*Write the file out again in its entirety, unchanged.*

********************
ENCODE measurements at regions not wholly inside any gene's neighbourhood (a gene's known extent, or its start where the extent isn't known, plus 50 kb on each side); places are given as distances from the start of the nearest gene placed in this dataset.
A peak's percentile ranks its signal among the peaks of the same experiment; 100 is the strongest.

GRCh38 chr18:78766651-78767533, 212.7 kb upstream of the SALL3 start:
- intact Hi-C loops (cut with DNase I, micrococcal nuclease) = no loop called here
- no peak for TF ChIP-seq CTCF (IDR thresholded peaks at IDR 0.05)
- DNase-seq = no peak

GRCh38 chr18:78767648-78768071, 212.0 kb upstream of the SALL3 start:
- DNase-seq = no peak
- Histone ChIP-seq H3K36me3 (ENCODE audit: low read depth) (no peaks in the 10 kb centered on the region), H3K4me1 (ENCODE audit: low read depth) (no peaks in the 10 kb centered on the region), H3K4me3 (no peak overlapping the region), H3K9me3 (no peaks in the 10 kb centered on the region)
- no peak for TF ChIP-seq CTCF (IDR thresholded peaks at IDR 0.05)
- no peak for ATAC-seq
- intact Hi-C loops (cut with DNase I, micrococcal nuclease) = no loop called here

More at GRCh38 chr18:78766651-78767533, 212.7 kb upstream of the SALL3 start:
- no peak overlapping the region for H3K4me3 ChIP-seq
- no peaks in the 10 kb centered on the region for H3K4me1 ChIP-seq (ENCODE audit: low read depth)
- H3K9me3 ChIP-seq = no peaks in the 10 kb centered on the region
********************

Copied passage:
ENCODE measurements at regions not wholly inside any gene's neighbourhood (a gene's known extent, or its start where the extent isn't known, plus 50 kb on each side); places are given as distances from the start of the nearest gene placed in this dataset.
A peak's percentile ranks its signal among the peaks of the same experiment; 100 is the strongest.

GRCh38 chr18:78766651-78767533, 212.7 kb upstream of the SALL3 start:
- intact Hi-C loops (cut with DNase I, micrococcal nuclease) = no loop called here
- no peak for TF ChIP-seq CTCF (IDR thresholded peaks at IDR 0.05)
- DNase-seq = no peak

GRCh38 chr18:78767648-78768071, 212.0 kb upstream of the SALL3 start:
- DNase-seq = no peak
- Histone ChIP-seq H3K36me3 (ENCODE audit: low read depth) (no peaks in the 10 kb centered on the region), H3K4me1 (ENCODE audit: low read depth) (no peaks in the 10 kb centered on the region), H3K4me3 (no peak overlapping the region), H3K9me3 (no peaks in the 10 kb centered on the region)
- no peak for TF ChIP-seq CTCF (IDR thresholded peaks at IDR 0.05)
- no peak for ATAC-seq
- intact Hi-C loops (cut with DNase I, micrococcal nuclease) = no loop called here

More at GRCh38 chr18:78766651-78767533, 212.7 kb upstream of the SALL3 start:
- no peak overlapping the region for H3K4me3 ChIP-seq
- no peaks in the 10 kb centered on the region for H3K4me1 ChIP-seq (ENCODE audit: low read depth)
- H3K9me3 ChIP-seq = no peaks in the 10 kb centered on the region